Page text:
Learning To Do Handstands With The Master Of Life Upside Down | TRAIN

Learning To Do Handstands With The Master Of Life Upside Down

In nostalgic retrospect, it seems obvious that confidently being able to do handstands on the bottom of a swimming pool as a kid doesn’t translate to performing them well on dry land as an adult.

If I thought I was going to go straight into things (pun unintended) during my afternoon handstand class, I was greatly overestimating myself. I was, however, learning from the best: 28-year-old Sammy Dinneen, a world-renowned hand balancer who has performed all over the world, and who makes standing on your hands look like a piece of cake. Take it from me: it isn’t.

 

Why are handstands good for fitness?

Handstands are much more than a cool trick to show off to your friends, they’re a full body workout. Sammy tells me: “Handstands give you better awareness and understanding of your body, making you stronger all over with particular emphasis on the upper body, core, sides and shoulders, while working on your balance and proprioception.

“Once you can lift, hold and control your full body weight on your hands, all these other so called ‘impossible’ tricks start to seem very possible and sometimes even easy.”

Fortunately, the patient (and rather hunky) Sammy is not about to let me go in headfirst (pun intended) and there are plenty of preparatory exercises to get me used to the sensation of being totally linear. These include lying on my front and sucking my stomach off the floor as I lift my legs off the ground and also getting into downward dog, pulling in my belly and squeezing my bum – a ‘dish’ position (gymnastics lingo) that is surprisingly hard to maintain when you have bad posture like me.

Next, we begin incorporating the wall. Back to the wall, hands on the floor and bum in the air, I walk my feet up the wall while supporting myself on my hands. For someone who was notoriously bad at the monkey bars as a child due to poor arm strength, this is something of a challenge – and it only gets worse when I have to walk my hands in closer to the side until I’m vertical up against the wall.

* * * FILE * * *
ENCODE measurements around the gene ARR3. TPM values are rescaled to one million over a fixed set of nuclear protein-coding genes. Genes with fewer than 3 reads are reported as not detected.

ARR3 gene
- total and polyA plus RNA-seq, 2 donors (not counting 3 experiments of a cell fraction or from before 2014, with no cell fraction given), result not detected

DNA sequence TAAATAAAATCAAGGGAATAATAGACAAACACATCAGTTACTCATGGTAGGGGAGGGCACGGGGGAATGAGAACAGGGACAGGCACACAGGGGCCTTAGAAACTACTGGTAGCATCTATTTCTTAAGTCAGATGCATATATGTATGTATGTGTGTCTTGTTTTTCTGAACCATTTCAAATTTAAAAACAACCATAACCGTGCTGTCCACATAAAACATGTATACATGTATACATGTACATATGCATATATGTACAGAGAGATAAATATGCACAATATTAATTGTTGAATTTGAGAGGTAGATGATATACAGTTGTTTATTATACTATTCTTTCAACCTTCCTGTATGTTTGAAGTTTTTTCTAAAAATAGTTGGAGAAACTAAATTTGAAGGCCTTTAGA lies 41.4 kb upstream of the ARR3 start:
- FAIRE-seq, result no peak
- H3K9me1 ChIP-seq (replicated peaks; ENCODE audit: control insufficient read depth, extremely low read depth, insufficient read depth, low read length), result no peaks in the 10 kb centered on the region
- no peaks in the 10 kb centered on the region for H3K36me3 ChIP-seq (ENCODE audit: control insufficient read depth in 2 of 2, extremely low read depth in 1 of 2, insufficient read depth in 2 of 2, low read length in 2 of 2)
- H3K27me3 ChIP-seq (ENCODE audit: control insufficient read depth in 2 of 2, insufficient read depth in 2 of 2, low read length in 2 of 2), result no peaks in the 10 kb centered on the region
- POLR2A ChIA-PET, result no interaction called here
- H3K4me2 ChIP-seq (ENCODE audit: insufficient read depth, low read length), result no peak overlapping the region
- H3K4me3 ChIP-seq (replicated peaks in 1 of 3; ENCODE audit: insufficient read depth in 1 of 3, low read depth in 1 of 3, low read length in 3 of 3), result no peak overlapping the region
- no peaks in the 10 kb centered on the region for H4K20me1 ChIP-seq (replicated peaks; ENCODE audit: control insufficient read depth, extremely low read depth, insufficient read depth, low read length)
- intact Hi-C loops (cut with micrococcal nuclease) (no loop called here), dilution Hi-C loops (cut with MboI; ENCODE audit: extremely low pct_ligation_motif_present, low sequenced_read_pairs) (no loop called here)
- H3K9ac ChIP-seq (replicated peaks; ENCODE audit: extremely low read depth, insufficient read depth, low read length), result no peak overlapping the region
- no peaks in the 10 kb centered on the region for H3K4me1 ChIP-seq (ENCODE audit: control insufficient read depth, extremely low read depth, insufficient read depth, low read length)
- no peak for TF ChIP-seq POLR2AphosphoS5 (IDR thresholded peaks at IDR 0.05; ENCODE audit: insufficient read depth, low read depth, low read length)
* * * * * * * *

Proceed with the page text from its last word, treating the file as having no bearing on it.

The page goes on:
It is astounding how much there is to remember, even just reminding myself to breathe is a struggle as I try to align my body, point my toes and recall everything Sammy has taught me.

 

– RELATED: The Circus Performer Who Spends His Days Upside Down

 

Is it dangerous?

I can’t help but fear crashing down straight into the mat and crushing my arms, or even worse, my neck, but Sammy allays my concerns, revealing that in the ten years he’s been doing this he’s only ever come across three people who injured themselves as they fell, and it was just broken toes. I’m not quite sure how much to be comforted by this…

After a great deal of panting and feet slipping from nervous sweat (it was never like this in the pool) I’m eventually deemed ready enough to progress to actual handstand stage.

With Sammy standing in front of me, I place my hands on the ground and kick my legs up high in the air. Even with Sammy gently supporting my legs there is still so much to remember – clench bum, keep head straight, use fingers to balance… don’t panic. It’s surprising how being upside down can turn your brain into mush.

 

So how easy is it?

For all my hopes of nailing the move right away, I’m barely capable of holding myself up. Sammy gradually lets go to allow me to keep the pose solo, but very quickly I begin to topple and he’d grab them again. My wrists (among many things) let me down: typically, the one part of me that is super flexible proved to be a hindrance as they make me go further over than was necessary, unbalancing my body.

The most I managed was four seconds by myself, which may sound pathetic now but felt like an age when I was upside down and I gave myself a pat on the back afterwards, thoroughly pleased with my progress over the course of the, highly enjoyable, hour.

As we wrap up the lesson, Sammy encourages me to train at home and comforts me with the fact that it takes humans about two years to learn to walk on their feet so I can hardly expect to be a handstand pro in a day.

There goes my dream of running off to join a circus any time soon, but watch this space come 2019…

 

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Harriet Mallinson

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